Sex, Marriage, and Becoming One Flesh

HomeChristianity and the BibleSex, Marriage, and Becoming One Flesh

How does the Bible define marriage? What is marriage in God’s eyes? Is it okay for people to have sex before they’re married? These questions are not only important, but they’re increasingly relevant as people, young and old, revisit their ideas about relationships.

Some want to complain that the Bible is strict about issues of sex and sexuality. Well, they’re right. The Bible does prescribe narrow boundaries for sex and marriage, and for some very good reasons. The primary reason? Because marriage isn’t about you, or me, or any other human being. Marriage is about God… and, for that reason, it carries a lot of weight.

God as Husband

You see, throughout the Bible marriage is used as a picture of our relationship with God. In the Old Testament, God is depicted as the husband of the ancient Israelites. Here are a few examples:

One can’t read Hosea without recognizing this imagery. God told Hosea, a righteous man, to marry Gomer, an unrighteous woman. She had been promiscuous, and would be unfaithful to Hosea. This was a symbol… a message to the Israelites about their own unfaithfulness to God. He called them “an adulterous wife.” The ancient Israelites had engaged in idolatry, worshipping other gods and combining the worship of Yahweh with the worship of others. God used the imagery of marriage to describe their relationship with Him. He was the faithful husband, she the adulterous wife.

Jesus as Bridegroom

In the New Testament, Jesus is called the Bridegroom and the church – that is, those who trust in Him – are called the Bride. Here are a few examples:

At the beginning of Jesus’ ministry, John the Baptist described Him as a bridegroom. At the end of time, as described in Revelation, the Bridegroom and the Bride – we who are born again – will finally be united. Throughout Scripture, we see God using marriage to represent our relationship to Him: beloved, and wanted.

No, we won’t actually be married to God… not in the sense that one human marries another. It’s a metaphor. It’s a word picture, kind of like a parable: it uses a familiar, temporary, earthly thing to teach us something about an unfamiliar, eternal, heavenly thing. Consider some of what makes marriage so special, and consider how they reflect the way the Bible describes our relationship with God:

Not all marriages are like that, of course. When they are not, we recognize that things are not as they should be… and, as a result, we seek more. Ultimately, all suffering points to God, who will ultimately remove all suffering.

No marriage in Heaven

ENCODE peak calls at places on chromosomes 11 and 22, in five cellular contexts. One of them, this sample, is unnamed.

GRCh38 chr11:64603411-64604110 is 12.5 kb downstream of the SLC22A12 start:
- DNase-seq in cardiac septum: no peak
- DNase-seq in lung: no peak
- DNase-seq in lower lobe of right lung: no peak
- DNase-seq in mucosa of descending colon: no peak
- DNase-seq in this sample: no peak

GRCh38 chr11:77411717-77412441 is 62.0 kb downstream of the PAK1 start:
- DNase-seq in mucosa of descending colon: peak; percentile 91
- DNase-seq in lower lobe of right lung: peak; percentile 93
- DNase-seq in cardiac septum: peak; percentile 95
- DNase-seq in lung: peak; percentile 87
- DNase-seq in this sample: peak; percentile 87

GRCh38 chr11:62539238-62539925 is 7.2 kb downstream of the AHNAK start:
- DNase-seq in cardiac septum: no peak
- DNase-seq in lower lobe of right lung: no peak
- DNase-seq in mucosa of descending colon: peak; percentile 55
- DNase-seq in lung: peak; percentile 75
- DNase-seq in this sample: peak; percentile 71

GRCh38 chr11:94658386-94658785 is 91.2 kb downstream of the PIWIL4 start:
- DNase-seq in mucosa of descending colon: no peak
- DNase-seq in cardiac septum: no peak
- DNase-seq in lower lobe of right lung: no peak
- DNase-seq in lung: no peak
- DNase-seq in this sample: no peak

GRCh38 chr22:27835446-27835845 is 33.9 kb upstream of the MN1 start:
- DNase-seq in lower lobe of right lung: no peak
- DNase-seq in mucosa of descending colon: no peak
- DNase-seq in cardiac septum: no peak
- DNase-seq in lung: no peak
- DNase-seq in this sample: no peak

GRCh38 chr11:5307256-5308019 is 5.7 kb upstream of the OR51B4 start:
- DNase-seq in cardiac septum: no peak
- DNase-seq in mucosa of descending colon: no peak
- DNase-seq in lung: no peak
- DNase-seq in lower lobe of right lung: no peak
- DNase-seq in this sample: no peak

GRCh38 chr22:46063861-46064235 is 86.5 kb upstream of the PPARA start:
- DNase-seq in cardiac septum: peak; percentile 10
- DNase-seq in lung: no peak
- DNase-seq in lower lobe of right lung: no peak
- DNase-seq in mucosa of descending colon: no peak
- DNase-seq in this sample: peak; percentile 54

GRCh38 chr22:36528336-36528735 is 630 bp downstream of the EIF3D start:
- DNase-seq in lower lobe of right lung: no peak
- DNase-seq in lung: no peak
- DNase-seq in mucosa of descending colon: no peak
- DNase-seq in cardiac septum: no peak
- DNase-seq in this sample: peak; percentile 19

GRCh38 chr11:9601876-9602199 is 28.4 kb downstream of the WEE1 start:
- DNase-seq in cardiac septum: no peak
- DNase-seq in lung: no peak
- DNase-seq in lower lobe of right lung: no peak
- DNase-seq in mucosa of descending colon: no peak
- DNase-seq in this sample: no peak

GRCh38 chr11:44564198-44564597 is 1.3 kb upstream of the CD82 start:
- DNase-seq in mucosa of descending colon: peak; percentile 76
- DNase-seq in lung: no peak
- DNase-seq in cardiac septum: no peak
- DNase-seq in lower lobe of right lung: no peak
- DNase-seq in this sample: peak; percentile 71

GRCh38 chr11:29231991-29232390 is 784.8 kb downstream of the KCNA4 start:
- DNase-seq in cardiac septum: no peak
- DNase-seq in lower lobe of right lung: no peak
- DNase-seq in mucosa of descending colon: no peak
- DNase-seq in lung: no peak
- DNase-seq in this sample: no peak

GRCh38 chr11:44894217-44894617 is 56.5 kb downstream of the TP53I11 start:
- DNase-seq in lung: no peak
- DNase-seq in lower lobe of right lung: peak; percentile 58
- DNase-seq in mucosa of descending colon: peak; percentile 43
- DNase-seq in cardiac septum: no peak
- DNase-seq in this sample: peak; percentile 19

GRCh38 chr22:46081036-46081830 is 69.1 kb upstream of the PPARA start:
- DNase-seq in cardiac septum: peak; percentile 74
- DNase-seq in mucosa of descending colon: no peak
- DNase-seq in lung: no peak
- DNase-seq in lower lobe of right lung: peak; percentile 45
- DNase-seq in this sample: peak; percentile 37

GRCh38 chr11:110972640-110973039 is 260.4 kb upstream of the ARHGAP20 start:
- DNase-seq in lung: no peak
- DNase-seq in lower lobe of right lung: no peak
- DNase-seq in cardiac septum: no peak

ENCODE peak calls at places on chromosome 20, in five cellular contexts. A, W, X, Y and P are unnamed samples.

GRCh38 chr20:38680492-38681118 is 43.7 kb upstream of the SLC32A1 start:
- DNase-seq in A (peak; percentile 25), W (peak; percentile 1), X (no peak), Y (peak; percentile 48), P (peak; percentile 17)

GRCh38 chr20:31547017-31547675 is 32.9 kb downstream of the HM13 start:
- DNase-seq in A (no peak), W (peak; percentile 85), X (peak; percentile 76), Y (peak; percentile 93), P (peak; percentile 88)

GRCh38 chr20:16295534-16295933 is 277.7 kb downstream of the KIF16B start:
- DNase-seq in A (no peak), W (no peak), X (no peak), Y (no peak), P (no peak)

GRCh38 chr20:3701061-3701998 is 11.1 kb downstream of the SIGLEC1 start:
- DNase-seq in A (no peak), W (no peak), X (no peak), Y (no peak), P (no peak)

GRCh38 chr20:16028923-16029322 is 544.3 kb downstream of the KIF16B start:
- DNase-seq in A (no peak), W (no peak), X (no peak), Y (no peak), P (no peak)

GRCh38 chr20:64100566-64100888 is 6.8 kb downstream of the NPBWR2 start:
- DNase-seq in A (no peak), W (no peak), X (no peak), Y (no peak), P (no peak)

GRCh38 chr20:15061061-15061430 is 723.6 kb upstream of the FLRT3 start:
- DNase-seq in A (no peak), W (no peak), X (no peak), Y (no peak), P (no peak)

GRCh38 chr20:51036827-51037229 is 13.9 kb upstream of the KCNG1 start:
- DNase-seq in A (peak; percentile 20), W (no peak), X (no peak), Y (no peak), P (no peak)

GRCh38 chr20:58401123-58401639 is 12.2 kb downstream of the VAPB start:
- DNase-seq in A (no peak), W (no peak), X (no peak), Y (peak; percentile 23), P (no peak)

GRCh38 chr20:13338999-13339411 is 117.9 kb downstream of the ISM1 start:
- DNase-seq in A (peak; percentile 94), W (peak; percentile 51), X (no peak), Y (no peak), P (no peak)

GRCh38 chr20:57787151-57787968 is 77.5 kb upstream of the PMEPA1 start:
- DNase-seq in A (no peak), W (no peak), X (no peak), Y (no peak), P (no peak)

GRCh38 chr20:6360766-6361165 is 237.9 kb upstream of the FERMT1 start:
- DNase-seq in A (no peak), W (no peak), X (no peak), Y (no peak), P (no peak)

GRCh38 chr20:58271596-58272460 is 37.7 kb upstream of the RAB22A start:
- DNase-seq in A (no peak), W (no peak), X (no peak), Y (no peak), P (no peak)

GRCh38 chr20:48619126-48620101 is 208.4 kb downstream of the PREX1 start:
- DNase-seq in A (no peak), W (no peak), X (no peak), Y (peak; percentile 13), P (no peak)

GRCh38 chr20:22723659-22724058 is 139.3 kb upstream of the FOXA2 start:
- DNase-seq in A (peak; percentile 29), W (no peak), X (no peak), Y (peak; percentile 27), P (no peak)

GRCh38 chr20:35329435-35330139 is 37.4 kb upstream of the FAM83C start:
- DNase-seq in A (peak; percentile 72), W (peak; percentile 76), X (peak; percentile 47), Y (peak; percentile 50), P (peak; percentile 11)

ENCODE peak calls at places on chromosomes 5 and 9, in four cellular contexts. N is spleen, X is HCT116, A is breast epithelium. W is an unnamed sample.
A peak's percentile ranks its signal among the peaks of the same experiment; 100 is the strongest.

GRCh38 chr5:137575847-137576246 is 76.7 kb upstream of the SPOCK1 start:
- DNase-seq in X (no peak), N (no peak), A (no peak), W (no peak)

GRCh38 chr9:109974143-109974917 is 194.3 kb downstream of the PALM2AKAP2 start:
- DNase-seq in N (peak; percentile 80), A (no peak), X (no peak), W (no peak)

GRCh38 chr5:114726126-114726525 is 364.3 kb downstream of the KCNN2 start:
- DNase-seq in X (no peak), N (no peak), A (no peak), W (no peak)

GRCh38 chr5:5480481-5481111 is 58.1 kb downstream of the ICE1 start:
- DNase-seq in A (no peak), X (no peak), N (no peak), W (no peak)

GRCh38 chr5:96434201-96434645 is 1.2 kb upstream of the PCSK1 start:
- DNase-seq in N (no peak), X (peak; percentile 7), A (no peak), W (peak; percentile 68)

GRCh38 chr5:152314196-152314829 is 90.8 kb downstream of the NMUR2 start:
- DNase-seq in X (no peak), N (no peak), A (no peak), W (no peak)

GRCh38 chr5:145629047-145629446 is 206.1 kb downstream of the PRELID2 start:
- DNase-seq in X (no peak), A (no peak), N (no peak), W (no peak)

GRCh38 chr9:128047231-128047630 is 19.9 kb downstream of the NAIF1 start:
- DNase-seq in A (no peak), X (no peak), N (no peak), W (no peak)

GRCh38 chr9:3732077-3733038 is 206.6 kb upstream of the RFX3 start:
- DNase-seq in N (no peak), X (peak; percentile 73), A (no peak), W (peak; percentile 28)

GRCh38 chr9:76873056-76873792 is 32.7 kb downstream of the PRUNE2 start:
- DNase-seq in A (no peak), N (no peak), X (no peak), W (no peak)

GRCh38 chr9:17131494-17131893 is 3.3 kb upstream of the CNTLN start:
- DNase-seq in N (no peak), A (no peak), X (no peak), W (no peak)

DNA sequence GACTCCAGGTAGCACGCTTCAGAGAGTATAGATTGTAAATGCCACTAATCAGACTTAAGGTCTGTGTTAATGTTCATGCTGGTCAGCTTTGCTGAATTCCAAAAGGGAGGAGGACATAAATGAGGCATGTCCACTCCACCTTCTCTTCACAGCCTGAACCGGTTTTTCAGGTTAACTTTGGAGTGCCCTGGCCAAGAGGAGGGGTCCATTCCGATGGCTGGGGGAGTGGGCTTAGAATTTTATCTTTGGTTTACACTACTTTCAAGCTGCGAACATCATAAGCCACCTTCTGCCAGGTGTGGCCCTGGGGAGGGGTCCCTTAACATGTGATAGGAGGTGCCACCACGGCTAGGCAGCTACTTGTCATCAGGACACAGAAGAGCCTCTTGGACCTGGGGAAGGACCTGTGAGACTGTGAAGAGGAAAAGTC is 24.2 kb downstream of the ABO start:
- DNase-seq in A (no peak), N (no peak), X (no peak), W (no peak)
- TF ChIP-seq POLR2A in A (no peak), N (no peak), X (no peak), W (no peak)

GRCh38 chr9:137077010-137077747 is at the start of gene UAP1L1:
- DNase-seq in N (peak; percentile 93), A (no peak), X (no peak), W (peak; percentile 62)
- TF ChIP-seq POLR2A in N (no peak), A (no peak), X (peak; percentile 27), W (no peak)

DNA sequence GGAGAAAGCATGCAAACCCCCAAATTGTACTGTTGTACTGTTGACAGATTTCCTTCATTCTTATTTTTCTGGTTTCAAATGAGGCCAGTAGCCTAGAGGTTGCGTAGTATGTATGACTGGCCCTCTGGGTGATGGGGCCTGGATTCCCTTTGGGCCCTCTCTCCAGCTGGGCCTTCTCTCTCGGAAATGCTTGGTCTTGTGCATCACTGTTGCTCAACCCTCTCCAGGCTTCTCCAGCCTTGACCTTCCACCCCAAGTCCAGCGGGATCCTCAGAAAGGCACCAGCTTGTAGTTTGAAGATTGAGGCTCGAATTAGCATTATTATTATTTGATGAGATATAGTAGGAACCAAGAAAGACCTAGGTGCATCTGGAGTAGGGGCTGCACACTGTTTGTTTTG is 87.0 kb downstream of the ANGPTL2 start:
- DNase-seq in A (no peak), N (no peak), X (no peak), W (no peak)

I’ve been happily married since 1989. I had read Luke 20 before my wedding, but it was only after I got married that I paid close attention to it. Jesus was asked about marriage in Heaven, and this is His response:

The people of this age marry and are given in marriage. But those who are considered worthy of taking part in the age to come and in the resurrection from the dead will neither marry nor be given in marriage.

As a new husband, reading that caused some distress. I didn’t want to lose my relationship with my wife. That sounds tragic! Of course, Jesus didn’t say that. He said that people won’t be married in Heaven. Why would He say that?

Simple: marriage isn’t an end unto itself. Marriage is a means to another end. Marriage has a GOAL.

The purpose of marriage

If marriage has a purpose, what is it? What can we conclude from Scripture, and from how God uses marriage to make a point? It seems clear: marriage points us to God.

You see, God didn’t have to make us the way we are. He made us this way on purpose. He knows what He’s doing. Why do we have to eat? Because God wants us to learn something. We hunger for food, and that hunger goes away when we eat. Of course, that doesn’t last forever. We get hungry again, and again, and again. We can only partially satisfy our hunger.

In John 6, Jesus called Himself “the bread of life.” He told the crowd that those who come to Him would never be hungry again. Obviously, Christians still need to eat. He was using a metaphor: our spiritual hunger is satisfied when we finally find the true food we were created to eat.

The same is true of every other desire we have. God created us with each and every desire we have. He did this purposefully, to help us see our need for Him. We get lonely, so we want companions. We seek someone to love, who will love us in return. We want to be known, to be understood.

A good marriage looks a lot like God’s love for us… and that’s the point. Marriage teaches us about God. A good marriage shows us what He is like, and points to our desires finally being utterly fulfilled. A bad marriage – a tragedy – does help us see that this world is broken, that no other person can meet all of our deepest needs, and makes us hungry to the One who can.

It all starts in Genesis.

One Flesh

In Genesis 2:24 we read this:

… a man leaves his father and mother and is united to his wife, and they become one flesh.

In Matthew 19:4-6 we read this: